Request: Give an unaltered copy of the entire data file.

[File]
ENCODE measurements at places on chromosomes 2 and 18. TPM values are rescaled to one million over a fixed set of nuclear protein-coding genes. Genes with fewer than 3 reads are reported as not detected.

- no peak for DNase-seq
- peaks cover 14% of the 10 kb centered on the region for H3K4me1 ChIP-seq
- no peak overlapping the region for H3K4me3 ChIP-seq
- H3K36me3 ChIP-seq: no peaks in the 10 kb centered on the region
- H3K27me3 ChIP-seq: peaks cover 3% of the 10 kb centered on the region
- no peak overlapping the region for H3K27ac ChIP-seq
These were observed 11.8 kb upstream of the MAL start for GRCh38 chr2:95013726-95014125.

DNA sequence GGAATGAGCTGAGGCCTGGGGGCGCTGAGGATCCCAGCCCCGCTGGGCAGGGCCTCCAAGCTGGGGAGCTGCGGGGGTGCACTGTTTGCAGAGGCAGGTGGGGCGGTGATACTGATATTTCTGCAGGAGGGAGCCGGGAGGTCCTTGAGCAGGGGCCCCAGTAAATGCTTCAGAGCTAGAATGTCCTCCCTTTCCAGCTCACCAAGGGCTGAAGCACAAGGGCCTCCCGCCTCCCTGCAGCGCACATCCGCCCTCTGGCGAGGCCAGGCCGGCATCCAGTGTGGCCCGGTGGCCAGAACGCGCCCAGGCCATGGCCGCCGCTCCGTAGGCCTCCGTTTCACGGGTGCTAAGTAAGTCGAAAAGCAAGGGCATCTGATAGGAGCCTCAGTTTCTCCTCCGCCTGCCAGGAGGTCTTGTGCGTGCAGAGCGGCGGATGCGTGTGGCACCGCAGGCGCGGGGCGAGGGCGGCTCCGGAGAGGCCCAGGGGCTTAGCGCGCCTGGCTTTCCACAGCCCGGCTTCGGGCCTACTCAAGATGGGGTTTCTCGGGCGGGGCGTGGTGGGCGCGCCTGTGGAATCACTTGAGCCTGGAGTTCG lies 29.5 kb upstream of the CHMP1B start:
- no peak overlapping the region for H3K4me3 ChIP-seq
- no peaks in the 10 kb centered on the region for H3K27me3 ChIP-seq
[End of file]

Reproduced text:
ENCODE measurements at places on chromosomes 2 and 18. TPM values are rescaled to one million over a fixed set of nuclear protein-coding genes. Genes with fewer than 3 reads are reported as not detected.

- no peak for DNase-seq
- peaks cover 14% of the 10 kb centered on the region for H3K4me1 ChIP-seq
- no peak overlapping the region for H3K4me3 ChIP-seq
- H3K36me3 ChIP-seq: no peaks in the 10 kb centered on the region
- H3K27me3 ChIP-seq: peaks cover 3% of the 10 kb centered on the region
- no peak overlapping the region for H3K27ac ChIP-seq
These were observed 11.8 kb upstream of the MAL start for GRCh38 chr2:95013726-95014125.

DNA sequence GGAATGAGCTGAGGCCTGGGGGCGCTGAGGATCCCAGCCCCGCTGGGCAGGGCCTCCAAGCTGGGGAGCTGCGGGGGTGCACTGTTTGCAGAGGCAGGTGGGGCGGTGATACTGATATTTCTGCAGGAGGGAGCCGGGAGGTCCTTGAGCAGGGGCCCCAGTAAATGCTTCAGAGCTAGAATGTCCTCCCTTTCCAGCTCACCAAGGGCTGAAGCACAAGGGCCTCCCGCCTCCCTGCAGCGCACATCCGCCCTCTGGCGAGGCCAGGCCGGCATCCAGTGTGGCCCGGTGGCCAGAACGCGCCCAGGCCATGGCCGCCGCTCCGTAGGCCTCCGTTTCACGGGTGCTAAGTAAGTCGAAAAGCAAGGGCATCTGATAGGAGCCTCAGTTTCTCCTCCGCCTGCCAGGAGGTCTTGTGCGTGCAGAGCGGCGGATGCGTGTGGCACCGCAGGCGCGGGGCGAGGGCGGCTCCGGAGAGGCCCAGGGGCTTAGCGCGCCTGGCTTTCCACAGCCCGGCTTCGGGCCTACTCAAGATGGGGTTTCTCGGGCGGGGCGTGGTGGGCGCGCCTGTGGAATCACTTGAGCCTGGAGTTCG lies 29.5 kb upstream of the CHMP1B start:
- no peak overlapping the region for H3K4me3 ChIP-seq
- no peaks in the 10 kb centered on the region for H3K27me3 ChIP-seq